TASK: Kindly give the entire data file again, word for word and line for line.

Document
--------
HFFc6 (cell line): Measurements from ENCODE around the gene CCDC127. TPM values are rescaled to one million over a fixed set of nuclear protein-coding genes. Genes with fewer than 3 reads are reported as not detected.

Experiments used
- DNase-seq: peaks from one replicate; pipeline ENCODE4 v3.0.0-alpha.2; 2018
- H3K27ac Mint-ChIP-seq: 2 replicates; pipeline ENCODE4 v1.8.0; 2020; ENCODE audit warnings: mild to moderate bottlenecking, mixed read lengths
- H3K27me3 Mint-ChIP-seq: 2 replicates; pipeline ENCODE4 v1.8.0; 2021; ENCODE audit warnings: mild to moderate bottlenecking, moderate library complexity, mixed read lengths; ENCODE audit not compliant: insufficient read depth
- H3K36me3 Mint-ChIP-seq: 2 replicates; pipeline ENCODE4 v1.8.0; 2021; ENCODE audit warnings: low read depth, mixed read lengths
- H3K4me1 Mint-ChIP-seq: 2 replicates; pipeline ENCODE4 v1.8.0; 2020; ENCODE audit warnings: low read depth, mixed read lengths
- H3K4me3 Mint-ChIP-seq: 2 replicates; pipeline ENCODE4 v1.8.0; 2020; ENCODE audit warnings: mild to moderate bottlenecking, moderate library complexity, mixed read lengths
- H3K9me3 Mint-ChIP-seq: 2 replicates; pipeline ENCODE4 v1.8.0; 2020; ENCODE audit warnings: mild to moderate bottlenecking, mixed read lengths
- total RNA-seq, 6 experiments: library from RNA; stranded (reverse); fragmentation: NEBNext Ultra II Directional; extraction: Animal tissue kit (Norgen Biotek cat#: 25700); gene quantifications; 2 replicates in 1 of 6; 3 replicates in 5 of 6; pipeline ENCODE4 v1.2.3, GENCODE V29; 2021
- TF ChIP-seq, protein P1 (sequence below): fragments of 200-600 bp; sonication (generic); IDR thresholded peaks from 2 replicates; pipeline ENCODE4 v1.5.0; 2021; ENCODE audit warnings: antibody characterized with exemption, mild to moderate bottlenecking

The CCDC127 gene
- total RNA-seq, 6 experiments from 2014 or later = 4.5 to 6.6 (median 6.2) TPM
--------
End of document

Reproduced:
HFFc6 (cell line): Measurements from ENCODE around the gene CCDC127. TPM values are rescaled to one million over a fixed set of nuclear protein-coding genes. Genes with fewer than 3 reads are reported as not detected.

Experiments used
- DNase-seq: peaks from one replicate; pipeline ENCODE4 v3.0.0-alpha.2; 2018
- H3K27ac Mint-ChIP-seq: 2 replicates; pipeline ENCODE4 v1.8.0; 2020; ENCODE audit warnings: mild to moderate bottlenecking, mixed read lengths
- H3K27me3 Mint-ChIP-seq: 2 replicates; pipeline ENCODE4 v1.8.0; 2021; ENCODE audit warnings: mild to moderate bottlenecking, moderate library complexity, mixed read lengths; ENCODE audit not compliant: insufficient read depth
- H3K36me3 Mint-ChIP-seq: 2 replicates; pipeline ENCODE4 v1.8.0; 2021; ENCODE audit warnings: low read depth, mixed read lengths
- H3K4me1 Mint-ChIP-seq: 2 replicates; pipeline ENCODE4 v1.8.0; 2020; ENCODE audit warnings: low read depth, mixed read lengths
- H3K4me3 Mint-ChIP-seq: 2 replicates; pipeline ENCODE4 v1.8.0; 2020; ENCODE audit warnings: mild to moderate bottlenecking, moderate library complexity, mixed read lengths
- H3K9me3 Mint-ChIP-seq: 2 replicates; pipeline ENCODE4 v1.8.0; 2020; ENCODE audit warnings: mild to moderate bottlenecking, mixed read lengths
- total RNA-seq, 6 experiments: library from RNA; stranded (reverse); fragmentation: NEBNext Ultra II Directional; extraction: Animal tissue kit (Norgen Biotek cat#: 25700); gene quantifications; 2 replicates in 1 of 6; 3 replicates in 5 of 6; pipeline ENCODE4 v1.2.3, GENCODE V29; 2021
- TF ChIP-seq, protein P1 (sequence below): fragments of 200-600 bp; sonication (generic); IDR thresholded peaks from 2 replicates; pipeline ENCODE4 v1.5.0; 2021; ENCODE audit warnings: antibody characterized with exemption, mild to moderate bottlenecking

The CCDC127 gene
- total RNA-seq, 6 experiments from 2014 or later = 4.5 to 6.6 (median 6.2) TPM